How Walmart Plans to Help Small Businesses Facing Hardship During the Coronavirus Pandemic

As thousands of small businesses continue to be hammered by the economic fallout from the coronavirus, Walmart has extended a hand to its partners in an effort to keep them alive in unprecedented times.

The big-box retailer announced today a rent-relief program for the small businesses that operate inside its Supercenters as well as Sam’s Club stores across the country. As part of the initiative, Walmart is waiving rent for all its property partners and the hundreds of eye doctors who conduct business at Sam’s Clubs for the month of April.

“This is a trying time for many of these establishments — just as it is for so many other businesses across America,” the company wrote in a statement, signed by Walmart U.S. president and CEO John Furner and Sam’s Club president and CEO Kath McLay. “It’s our hope that this rent relief will help these businesses financially weather the current situation and take care of their employees.”

Walmart has more than 10,000 leased spaces throughout the country. The businesses, which span hair and nail salons, optometrists, veterinary clinics and restaurant franchises as well as local and regional banks, have either been forced to temporarily close or significantly reduce operating hours and services within the past couple weeks amid the spread of COVID-19, which has now surpassed 60,000 cases in the United States.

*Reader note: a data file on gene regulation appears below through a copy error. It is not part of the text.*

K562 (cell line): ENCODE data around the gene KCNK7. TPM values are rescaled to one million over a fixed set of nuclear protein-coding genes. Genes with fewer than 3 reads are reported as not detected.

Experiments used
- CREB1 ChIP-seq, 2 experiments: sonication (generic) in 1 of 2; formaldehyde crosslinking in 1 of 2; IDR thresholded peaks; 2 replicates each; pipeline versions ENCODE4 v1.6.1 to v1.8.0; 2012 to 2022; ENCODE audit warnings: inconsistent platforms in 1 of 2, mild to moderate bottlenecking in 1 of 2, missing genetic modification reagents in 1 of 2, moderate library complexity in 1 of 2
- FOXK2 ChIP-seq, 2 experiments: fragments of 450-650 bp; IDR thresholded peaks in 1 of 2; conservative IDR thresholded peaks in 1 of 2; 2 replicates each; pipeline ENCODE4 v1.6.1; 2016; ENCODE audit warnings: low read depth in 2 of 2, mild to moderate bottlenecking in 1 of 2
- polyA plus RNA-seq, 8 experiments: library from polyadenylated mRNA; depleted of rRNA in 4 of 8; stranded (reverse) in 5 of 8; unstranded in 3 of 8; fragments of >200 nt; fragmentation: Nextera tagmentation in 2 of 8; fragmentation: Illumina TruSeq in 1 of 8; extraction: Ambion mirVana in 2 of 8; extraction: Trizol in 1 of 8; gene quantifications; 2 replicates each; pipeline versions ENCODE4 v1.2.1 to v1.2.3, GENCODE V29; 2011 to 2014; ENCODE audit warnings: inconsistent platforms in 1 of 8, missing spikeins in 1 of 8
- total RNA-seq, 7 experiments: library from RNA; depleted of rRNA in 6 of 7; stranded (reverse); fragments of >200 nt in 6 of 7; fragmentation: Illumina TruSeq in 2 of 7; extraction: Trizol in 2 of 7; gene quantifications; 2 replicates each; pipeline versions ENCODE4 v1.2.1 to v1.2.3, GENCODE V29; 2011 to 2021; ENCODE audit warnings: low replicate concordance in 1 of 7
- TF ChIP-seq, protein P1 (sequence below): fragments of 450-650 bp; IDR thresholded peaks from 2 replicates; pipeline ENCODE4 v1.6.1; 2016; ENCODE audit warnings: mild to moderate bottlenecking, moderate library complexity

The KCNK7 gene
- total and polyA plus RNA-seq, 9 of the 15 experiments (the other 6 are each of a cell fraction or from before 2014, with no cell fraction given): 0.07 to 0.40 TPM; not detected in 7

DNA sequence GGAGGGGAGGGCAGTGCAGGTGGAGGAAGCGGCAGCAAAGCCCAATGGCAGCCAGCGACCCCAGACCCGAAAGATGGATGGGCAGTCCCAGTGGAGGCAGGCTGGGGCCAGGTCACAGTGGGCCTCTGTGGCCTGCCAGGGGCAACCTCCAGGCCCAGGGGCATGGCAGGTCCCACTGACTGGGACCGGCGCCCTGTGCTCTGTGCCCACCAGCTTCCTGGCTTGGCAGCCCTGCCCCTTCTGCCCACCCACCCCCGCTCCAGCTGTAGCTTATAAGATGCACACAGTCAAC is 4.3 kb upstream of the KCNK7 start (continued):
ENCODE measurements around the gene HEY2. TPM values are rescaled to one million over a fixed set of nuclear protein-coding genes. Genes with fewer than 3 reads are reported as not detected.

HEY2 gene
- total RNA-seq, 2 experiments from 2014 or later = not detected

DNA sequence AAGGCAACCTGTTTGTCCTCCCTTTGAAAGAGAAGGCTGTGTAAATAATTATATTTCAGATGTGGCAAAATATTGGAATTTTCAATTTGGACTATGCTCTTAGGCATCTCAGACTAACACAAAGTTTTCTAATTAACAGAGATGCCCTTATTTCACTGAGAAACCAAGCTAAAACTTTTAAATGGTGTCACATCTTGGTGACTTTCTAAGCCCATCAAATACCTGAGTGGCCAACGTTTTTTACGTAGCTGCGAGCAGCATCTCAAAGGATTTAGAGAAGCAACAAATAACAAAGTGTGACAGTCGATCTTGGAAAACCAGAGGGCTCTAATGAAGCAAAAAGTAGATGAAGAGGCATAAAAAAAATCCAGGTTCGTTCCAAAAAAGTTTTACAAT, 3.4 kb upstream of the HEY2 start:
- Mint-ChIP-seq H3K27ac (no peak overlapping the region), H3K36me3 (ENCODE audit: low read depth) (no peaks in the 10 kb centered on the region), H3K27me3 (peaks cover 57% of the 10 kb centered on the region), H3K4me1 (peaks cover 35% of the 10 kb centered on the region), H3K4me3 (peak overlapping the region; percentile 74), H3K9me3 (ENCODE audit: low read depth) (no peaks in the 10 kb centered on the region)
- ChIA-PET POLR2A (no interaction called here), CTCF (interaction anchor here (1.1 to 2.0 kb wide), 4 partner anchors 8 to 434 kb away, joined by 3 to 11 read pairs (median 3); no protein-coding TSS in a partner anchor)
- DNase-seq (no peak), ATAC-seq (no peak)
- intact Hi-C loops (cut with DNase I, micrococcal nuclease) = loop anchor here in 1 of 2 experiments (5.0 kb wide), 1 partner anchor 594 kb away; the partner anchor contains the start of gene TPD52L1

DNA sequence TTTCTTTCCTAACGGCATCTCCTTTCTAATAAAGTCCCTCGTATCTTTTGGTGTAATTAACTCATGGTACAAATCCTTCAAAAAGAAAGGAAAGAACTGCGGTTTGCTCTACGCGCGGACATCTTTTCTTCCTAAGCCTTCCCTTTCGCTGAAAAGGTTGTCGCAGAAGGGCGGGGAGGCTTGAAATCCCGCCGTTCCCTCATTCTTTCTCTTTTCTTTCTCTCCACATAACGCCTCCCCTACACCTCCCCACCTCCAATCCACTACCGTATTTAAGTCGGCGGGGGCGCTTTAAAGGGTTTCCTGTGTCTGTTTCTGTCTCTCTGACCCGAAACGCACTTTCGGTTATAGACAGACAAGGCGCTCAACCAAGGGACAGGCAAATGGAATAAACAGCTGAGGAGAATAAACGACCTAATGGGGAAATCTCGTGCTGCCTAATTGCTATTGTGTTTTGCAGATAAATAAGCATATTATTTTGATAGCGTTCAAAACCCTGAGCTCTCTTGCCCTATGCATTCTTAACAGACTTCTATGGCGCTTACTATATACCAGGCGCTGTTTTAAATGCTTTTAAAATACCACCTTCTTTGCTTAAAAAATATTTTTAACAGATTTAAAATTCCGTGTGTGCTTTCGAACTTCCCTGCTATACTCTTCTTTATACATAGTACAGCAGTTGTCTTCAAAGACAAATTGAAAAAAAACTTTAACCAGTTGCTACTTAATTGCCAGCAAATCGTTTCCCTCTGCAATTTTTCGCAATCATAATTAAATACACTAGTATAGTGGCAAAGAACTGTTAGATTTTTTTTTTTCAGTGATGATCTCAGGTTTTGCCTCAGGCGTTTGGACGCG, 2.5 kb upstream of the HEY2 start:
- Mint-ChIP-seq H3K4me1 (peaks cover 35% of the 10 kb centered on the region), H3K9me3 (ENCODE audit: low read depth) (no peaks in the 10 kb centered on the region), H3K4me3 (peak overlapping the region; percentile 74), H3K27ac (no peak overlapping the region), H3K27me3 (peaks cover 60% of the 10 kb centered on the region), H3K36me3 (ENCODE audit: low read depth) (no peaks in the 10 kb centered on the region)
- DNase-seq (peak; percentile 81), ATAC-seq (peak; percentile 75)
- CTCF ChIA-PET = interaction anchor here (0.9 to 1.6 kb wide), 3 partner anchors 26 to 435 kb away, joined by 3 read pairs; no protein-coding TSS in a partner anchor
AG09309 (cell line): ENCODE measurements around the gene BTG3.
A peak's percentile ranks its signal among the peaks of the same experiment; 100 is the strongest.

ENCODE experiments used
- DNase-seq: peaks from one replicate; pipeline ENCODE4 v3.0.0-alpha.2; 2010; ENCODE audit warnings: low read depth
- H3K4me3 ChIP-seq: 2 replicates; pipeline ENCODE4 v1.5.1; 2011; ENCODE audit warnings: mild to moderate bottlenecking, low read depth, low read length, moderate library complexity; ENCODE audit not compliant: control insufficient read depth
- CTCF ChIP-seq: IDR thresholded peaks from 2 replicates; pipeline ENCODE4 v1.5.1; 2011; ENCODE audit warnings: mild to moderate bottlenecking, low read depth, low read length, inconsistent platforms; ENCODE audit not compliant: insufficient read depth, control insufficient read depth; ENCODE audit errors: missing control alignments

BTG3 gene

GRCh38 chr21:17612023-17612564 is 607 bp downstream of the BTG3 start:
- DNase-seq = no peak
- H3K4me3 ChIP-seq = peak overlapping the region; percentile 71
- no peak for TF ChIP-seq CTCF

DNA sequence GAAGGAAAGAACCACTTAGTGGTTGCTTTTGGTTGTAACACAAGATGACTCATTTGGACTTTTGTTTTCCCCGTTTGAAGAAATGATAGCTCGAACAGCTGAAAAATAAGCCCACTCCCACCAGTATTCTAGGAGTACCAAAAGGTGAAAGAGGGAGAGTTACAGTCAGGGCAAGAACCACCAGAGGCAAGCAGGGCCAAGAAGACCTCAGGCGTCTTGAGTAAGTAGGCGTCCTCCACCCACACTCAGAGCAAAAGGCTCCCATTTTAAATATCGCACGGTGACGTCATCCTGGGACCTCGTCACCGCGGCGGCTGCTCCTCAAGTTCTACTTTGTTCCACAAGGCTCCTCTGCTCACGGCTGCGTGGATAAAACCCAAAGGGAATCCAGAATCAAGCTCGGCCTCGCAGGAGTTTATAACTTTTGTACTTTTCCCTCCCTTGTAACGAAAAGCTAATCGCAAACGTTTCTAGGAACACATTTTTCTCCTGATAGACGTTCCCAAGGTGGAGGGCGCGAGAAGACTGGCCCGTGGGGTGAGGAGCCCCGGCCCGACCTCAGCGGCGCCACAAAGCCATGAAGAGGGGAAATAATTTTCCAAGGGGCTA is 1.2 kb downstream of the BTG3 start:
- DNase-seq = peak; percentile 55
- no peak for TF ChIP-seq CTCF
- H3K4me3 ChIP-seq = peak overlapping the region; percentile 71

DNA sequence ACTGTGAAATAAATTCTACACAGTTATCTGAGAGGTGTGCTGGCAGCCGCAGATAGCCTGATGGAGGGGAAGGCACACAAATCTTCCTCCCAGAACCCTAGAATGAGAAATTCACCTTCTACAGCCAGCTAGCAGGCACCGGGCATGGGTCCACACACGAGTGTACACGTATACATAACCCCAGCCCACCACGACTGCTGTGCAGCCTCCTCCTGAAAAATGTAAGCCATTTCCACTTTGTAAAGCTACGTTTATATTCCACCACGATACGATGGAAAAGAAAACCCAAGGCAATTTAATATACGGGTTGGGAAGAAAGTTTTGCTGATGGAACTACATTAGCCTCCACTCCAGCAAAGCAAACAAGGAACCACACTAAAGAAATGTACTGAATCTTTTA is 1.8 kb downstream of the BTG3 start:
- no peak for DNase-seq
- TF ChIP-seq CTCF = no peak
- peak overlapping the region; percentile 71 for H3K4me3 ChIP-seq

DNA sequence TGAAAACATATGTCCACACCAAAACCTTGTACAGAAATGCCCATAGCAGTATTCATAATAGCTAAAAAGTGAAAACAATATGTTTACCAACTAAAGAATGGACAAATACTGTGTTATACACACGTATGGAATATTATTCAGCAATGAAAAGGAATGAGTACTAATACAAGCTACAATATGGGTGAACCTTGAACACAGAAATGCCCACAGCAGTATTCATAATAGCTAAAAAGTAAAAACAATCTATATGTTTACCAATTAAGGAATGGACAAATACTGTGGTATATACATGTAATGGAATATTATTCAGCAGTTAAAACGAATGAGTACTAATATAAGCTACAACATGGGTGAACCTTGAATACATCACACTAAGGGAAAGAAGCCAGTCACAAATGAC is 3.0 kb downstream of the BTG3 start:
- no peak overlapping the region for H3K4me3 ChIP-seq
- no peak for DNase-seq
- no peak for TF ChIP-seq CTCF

What’s more, the Bentonville, Ark.-based company has announced changes to its supply chain financing program, which allows qualified Walmart and Sam’s Club suppliers to receive their payments faster from national banks. It has introduced new resources that would speed up the onboarding process by eliminating an eligibility requirement and adding JPMorgan Chase as a bank partner, in addition to existing partners Citibank and Wells Fargo. More than two-thirds of Walmart’s 18,000 suppliers are small- and medium-size businesses.

“This is also a difficult time for some of our suppliers: the companies who produce the products we sell on our shelves and websites,” the retailer added. “Capital is increasingly maxed [out] for some suppliers as their business models change and shift.”

Last week, Walmart shared plans to hire 150,000 new associates for its stores as well as distribution and fulfillment centers through the end of May as it faces increasing pressure to provide essential goods to its coronavirus-panicked shoppers. In today’s memo, the company said it was working with its small business partners to encourage their affected employees to apply for these temporary jobs.

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